Assessing China’s “new normal”

A group headed by Standard & Poor's chief economist explains the ramifications for corporates as China taps the breaks and reforms kick in.

Assessing China’s “new normal”

Q: Do you expect China’s GDP growth to fall further this year?

A: We would not be surprised to see a below 7% GDP growth outturn this year. We lowered our GDP growth forecasts for China to 6.8% this year and 6.6% in 2016. Growth momentum in Q1 was below target, providing a soft base for the rest of the year. Moreover, the authorities have ruled out aggressive policy action, except in a bad scenario, saying some pain will be involved in putting growth on a more sustainable path. And perhaps most important, one of the main reasons for requiring a high GDP growth in the past -- the need to absorb new entrants into the labor force -- has diminished because the 20- to 39-year-old age group is now shrinking.

China still has to create urban and manufacturing employment for those being "released" from the agricultural sector, but the GDP growth rate needed to achieve that social stability objective will be much lower than the 7%-8% targets over the recent past.

Q: How does financial sector reform fit into the macro view?

A: Financial sector reform -- in particular the role of government guarantees -- is a key component of the drive for higher quality growth. One of the consequences of explicit as well as perceived widespread government guarantees has been the mis-pricing and mis-allocation of credit. In short, too much credit was going to too many firms in key sectors, causing an oversupply problem. This has resulted in disinflationary pressure and potential impaired assets for creditors – in banks and non-banks.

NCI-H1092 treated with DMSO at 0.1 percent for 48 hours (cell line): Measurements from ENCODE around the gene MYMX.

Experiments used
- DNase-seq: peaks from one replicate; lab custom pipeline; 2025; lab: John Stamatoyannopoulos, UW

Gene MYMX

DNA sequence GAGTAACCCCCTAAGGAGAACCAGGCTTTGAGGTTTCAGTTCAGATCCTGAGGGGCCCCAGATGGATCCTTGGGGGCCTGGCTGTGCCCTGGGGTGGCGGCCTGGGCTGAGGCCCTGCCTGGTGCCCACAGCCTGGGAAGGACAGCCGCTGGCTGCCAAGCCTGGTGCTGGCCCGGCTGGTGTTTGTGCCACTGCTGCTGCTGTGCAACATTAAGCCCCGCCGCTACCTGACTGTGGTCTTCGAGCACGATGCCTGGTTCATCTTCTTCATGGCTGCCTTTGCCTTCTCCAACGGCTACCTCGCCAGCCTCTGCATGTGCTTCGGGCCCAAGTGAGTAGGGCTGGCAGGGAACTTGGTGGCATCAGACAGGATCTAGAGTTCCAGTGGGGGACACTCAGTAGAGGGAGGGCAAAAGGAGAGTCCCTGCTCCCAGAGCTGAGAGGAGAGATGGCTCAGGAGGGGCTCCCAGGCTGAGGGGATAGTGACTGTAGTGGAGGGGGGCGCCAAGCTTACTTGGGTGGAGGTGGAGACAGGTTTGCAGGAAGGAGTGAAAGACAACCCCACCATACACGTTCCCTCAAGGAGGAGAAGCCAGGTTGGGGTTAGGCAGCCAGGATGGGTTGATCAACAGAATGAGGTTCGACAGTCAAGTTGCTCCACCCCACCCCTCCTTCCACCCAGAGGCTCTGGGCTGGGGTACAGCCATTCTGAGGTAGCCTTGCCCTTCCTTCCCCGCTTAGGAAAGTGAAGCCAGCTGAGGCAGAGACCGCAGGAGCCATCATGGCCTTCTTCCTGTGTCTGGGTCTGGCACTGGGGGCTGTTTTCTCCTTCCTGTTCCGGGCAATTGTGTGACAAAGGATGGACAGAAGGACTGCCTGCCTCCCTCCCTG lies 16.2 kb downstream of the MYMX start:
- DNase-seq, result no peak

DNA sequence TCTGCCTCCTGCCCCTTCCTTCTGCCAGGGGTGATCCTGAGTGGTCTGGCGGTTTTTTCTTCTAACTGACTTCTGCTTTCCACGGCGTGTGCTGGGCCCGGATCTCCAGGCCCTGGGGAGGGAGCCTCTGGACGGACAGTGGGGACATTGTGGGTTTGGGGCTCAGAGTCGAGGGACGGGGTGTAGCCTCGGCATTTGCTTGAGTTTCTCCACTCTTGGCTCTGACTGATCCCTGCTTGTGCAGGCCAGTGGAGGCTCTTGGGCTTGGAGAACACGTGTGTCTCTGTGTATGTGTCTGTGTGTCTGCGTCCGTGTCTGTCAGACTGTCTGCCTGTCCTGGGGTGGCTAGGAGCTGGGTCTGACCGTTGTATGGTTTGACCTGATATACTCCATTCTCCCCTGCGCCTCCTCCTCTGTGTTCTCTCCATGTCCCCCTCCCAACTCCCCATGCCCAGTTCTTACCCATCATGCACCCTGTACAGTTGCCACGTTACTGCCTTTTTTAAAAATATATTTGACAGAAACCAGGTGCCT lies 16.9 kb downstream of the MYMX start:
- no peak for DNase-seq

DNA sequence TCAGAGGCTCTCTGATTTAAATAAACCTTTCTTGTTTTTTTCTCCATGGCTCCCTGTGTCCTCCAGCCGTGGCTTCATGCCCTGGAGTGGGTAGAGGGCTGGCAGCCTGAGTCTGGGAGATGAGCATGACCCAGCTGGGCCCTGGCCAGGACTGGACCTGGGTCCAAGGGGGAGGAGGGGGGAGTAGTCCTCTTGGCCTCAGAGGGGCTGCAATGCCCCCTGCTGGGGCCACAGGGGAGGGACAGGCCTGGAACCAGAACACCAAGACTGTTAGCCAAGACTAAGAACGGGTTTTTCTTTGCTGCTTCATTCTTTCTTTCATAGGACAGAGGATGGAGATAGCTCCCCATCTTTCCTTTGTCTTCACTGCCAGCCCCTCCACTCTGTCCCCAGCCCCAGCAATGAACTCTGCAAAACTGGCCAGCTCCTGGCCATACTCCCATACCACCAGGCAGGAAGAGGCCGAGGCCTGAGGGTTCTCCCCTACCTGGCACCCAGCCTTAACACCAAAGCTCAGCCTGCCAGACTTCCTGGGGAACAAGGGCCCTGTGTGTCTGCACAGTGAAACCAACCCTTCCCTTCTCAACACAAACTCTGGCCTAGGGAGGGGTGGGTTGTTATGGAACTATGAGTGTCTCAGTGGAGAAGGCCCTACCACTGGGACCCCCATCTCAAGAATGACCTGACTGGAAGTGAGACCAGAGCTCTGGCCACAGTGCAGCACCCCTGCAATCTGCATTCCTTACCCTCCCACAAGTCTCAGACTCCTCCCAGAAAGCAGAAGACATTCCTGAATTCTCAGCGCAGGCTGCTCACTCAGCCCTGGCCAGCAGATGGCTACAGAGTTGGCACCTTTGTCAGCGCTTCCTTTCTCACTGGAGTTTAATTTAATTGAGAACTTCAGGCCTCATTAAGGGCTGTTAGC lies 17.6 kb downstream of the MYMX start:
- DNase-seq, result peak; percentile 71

The challenge was laid out clearly in the policy statement coming out of the Third Plenum released in late 2013: To move to a model where the market plays a decisive role in resource allocation. This means that the government needs to make clear what is guaranteed or not (for example via deposit insurance) and, more importantly, to let weak firms fail, which will help instill a stronger credit culture and improve the efficiency of the financial sector, as well as the economy overall.

Q: How would China’s “New Normal” affect profitability of Chinese banks?

A: Economic slowdown, interest-rate liberalization, and stiff competition will likely lower the profitability of Chinese banks is in 2015. We expect the lower growth to affect business confidence and investment plans of companies, particularly in industries with overcapacity. This could push up credit losses and lower the profitability for banks.

The second wave of credit losses for Chinese banks from midsize and large manufacturers is firming up as overcapacity in certain industries is getting worse and implicit government support for large firms is waning. The nonperforming loan ratio of the banking sector is likely to remain manageable at below 3% in 2015, but with some acceleration in write-offs and sales of bad loans.

Q: Will banks’ funding costs go up with the introduction of deposit insurance scheme? 

A: We expect the gap in effective funding costs to widen further following China's plan to introduce a formal deposit insurance scheme in May 2015. According to the rules on the bank deposit insurance scheme issued at the end of March 2015, the insured amount for a depositor's qualified bank accounts with a bank will be capped at RMB500,000. Wealth management products and interbank borrowings are not insured. Therefore, corporate depositors and other financial institutions may demand additional yields for added risks. While this scheme would seemingly level the playing field for acquiring household deposits, midsize banks may still suffer because of their greater reliance on wealth management products for funding than mega banks and grassroots banks. At this stage, it is not clear how significant the difference in deposit insurance premiums would be. But it is unlikely to favor most small banks.